Thursday, 27 January 2011

Exclusive: Giles Coren is Not the Devil

Wow. Giles Coren really knows how to upset people doesn't he? At least he does if Twitter is to be believed.

The day of his article in the Daily Mail claiming that it is more socially acceptable for women to make sexist remarks about men than the other way round Coren received quite a lot of stick in a 140 characters or less.

Most of this was good natured tutting at Coren's deliberate wind up about child birth being easy or him claiming that: "Women are far meaner, more brutal, aggressive,  small-minded, jealous, petty and venal than any man."

Utter nonsense of course but surely that was the point? Maybe I'm given Coren too much credit but surely he knew that would get people Tweeting him and leaving comments on the website expressing their outrage at such sexism. Isn't he just illustrating his point? Say something about women and you get called all sorts of names.

Some people missed the point a lot more dramatically than others. Scottish Socialist Youth posted an article entitled 'Giles Coren, What a Cunt.' It proceeds to denounce Coren by outlining every bit of attempted humourous hyperbole and taking it at face value.

Sometimes you just want to say to people 'He's winding you up mate.'

The author also goes on to say something along the lines of 'Sexism is about power. Men have all the power in the world therefore women can't be sexist.' Nevermind the fatuousness of this argument it's so far of topic as to be risible. All Coren was doing is drawing a parallel between Andy Gray and Richard Keys' stupid 'joke' and the endless similar 'jokes' on shows like Loose Women and virtually every advert. Neither have a lot to do with real issues of sexism but do happen to be remarkably similar. The only difference being that the bollocks on Loose Women is considered legitimate content (God knows what they reject) while Gray and Keys have to be closet sexists.

I feel that Coren was just trying to make people upset thinking that that will demonstrate the lunacy or the whole situation. Having said that he does get a bit carried away but if you've ever read any of his articles in the past you'd know that that's his style. I'm not condoning his style (he's wound me up a bit in the past as well) but calling him a cunt is a bit much.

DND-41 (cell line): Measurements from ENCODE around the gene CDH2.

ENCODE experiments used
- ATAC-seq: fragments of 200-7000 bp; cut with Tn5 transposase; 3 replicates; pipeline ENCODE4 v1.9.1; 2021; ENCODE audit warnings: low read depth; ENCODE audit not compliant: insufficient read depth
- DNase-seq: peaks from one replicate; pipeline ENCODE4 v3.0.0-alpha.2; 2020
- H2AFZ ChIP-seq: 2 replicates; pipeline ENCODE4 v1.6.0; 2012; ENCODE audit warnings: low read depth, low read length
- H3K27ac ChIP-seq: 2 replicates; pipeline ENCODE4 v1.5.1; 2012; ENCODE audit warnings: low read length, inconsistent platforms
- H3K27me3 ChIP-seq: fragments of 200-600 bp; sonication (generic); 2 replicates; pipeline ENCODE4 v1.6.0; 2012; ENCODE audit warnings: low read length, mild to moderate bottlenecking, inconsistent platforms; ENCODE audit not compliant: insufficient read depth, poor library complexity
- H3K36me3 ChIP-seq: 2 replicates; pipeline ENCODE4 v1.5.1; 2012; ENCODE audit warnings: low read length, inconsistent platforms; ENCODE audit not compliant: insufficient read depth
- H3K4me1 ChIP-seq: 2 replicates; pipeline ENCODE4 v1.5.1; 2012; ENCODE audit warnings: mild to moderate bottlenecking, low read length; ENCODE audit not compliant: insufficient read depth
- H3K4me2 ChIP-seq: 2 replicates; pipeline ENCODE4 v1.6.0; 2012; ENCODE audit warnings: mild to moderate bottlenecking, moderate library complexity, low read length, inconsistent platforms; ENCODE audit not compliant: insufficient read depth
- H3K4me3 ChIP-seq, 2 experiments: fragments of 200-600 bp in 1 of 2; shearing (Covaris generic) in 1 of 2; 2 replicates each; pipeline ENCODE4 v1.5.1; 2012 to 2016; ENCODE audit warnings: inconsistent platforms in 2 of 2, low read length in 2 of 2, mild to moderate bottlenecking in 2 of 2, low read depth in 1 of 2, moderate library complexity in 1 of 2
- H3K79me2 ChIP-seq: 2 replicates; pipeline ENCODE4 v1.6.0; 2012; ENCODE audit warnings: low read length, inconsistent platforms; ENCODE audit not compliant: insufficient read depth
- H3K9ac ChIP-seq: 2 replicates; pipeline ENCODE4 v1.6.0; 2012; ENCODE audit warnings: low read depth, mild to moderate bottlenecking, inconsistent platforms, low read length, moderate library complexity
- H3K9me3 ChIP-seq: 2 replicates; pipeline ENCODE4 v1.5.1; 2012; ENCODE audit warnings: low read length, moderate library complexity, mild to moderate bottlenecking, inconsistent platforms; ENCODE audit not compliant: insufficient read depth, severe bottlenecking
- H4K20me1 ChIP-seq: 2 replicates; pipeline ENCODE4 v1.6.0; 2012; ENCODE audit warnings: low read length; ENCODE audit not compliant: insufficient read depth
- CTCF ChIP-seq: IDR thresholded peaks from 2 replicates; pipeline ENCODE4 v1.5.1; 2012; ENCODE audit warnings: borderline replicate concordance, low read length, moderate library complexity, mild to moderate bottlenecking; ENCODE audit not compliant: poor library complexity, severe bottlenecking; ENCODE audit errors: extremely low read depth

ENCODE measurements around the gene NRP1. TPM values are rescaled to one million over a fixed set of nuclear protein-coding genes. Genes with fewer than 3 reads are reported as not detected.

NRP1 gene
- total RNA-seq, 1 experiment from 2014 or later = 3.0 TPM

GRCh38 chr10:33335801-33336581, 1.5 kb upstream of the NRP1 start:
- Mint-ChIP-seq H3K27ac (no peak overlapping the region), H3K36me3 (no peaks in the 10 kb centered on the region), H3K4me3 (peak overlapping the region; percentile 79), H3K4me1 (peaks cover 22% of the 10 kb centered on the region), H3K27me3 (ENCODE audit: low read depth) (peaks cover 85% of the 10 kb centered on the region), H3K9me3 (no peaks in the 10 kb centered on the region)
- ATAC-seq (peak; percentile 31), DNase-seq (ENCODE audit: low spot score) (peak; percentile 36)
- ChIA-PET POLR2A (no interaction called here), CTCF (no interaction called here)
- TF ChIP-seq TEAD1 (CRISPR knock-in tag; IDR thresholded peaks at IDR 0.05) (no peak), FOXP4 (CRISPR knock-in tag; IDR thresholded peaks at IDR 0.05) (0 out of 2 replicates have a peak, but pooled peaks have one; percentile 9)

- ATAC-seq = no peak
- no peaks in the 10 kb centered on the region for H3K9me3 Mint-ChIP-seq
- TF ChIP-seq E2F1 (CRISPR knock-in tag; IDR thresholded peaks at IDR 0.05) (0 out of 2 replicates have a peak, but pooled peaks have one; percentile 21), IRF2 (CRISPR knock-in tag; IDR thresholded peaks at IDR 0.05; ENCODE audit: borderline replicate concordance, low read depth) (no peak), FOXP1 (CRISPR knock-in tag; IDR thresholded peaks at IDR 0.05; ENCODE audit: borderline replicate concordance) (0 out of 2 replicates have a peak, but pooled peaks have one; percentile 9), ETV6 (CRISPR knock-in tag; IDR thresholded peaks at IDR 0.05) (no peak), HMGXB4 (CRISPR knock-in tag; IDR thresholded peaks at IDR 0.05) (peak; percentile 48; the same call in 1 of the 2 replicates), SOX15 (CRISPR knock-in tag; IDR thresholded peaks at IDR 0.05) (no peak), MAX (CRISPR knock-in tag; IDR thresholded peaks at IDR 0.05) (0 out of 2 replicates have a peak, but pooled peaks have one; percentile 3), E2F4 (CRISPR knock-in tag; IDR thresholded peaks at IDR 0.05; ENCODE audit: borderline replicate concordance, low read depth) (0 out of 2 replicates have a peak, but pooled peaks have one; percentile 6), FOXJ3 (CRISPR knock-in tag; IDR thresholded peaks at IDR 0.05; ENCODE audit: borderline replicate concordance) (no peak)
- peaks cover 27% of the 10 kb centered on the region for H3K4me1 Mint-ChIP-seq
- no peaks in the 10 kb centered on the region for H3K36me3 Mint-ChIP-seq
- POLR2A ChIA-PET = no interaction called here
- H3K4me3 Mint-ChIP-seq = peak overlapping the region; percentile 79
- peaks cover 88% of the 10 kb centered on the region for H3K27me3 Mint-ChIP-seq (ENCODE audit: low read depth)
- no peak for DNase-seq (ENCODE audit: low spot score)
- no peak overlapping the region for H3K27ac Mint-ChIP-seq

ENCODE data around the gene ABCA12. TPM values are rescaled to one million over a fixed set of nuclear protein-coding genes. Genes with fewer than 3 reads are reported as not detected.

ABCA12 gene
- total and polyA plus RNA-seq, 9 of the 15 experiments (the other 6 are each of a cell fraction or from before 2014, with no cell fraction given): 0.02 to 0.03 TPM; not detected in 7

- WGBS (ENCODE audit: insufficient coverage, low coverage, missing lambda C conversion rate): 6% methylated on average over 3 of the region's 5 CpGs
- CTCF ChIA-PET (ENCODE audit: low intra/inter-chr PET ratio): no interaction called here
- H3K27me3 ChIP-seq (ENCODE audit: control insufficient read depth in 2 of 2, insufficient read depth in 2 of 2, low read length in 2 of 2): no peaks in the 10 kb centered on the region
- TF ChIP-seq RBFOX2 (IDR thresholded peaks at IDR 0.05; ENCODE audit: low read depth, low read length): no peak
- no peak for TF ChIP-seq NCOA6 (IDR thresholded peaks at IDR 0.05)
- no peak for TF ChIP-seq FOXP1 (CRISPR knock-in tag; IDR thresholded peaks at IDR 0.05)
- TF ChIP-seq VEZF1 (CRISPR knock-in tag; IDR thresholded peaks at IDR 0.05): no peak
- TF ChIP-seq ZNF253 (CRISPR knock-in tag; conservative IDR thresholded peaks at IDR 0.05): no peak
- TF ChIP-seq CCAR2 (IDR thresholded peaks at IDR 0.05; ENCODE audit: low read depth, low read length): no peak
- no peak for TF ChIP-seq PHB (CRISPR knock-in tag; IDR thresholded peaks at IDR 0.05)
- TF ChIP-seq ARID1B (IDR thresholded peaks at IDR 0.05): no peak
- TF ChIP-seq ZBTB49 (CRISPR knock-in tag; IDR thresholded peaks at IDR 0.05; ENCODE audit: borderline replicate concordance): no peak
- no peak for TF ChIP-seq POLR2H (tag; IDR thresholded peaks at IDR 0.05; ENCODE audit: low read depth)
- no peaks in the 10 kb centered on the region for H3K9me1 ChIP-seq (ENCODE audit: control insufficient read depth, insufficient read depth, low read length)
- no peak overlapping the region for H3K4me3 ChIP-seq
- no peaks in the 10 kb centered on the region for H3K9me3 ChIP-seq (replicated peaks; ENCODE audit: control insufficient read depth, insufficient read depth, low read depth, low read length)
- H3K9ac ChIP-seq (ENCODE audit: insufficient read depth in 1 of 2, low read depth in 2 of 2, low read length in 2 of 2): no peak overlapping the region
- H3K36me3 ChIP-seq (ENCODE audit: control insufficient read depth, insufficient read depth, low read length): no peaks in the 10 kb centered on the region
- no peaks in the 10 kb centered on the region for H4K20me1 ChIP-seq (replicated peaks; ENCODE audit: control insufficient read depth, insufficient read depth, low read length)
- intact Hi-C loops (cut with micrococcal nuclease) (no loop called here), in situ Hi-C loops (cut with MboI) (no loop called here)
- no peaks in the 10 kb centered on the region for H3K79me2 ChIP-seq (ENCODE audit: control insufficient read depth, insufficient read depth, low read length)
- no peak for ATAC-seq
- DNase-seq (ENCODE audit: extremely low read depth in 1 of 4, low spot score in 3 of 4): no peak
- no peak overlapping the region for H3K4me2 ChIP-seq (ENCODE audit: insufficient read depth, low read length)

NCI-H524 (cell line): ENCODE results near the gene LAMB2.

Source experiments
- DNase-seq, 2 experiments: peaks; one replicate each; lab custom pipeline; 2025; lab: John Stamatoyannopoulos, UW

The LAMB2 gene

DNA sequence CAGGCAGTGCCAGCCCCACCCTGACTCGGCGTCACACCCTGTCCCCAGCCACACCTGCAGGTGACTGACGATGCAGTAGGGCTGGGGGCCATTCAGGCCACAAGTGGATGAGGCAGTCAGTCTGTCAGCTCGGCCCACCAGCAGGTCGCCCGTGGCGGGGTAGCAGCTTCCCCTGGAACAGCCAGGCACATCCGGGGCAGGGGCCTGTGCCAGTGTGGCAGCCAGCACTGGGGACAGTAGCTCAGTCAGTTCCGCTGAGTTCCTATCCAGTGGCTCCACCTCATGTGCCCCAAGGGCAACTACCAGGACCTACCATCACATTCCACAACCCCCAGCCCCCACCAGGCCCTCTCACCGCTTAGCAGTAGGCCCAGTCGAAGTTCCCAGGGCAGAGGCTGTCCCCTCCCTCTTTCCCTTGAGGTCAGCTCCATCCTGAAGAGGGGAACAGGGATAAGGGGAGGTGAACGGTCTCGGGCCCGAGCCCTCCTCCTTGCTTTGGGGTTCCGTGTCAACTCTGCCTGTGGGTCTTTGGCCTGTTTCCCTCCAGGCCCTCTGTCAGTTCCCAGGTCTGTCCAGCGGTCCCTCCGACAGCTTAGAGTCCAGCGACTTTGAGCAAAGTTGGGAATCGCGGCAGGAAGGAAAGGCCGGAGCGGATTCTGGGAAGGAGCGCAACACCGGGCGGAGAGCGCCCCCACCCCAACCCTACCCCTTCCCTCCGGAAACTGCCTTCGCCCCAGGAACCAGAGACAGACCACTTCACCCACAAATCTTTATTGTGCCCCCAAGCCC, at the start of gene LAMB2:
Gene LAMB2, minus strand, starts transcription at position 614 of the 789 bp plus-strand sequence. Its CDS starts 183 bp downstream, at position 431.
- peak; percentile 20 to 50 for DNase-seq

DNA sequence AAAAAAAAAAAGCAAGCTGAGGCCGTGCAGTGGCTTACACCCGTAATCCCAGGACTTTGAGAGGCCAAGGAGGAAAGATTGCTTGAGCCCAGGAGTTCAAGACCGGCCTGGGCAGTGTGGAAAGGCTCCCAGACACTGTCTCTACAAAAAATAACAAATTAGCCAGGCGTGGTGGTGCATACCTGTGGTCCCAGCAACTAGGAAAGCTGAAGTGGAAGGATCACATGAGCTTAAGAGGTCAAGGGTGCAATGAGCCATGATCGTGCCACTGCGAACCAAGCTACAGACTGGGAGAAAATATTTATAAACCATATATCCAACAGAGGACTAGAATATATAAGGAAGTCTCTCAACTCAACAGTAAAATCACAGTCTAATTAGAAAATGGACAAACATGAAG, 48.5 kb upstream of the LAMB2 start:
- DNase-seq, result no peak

Though perhaps it's not really his Daily Mail piece that upsets those at the Scottish Socialist Youth that much. They make lots of references to how 'posh' he is. Though they do claim they don't care about that. Just before calling him a posh dick.

Taking Coren's wind up about Gray/Keys being like Loose Women and comparing it to being followed home by a stranger from the bus is far more offensive. It has nothing to do with the patriarchy's control over women. As socialists you would think they would have a better understanding of what control means.

On SSY's comments section the author delights in how much traffic their article has generated (along with accusing an English reader of cultural imperialism for not knowing that they don't have 6th form in Scotland). All of that traffic has come from Coren himself retweeting your article.

What a cunt.

Thursday, 6 January 2011

Anonymous by me

Julian Assange. When you hear that name what do you think of? Do you take the Jemima Khan view that he is a champion of the free press and the one man brave enough to expose the evil that is being done in our names? or do you take the view of Sarah Palin et al that he is a terrorist?

One things for sure, even if you've never read any of the material Wikileaks has put our way, you'll know that he's currently fighting extradition from the UK to Sweden to face trial for sex offences.

You could well have an opinion on these charges even if you couldn't care less about Wikileaks. Some take the view that these charges a just a little too convenient and that political pressure is behind them. Others that Mr Assange has previously shown scant regard for the law so perhaps he's guilty of this as well.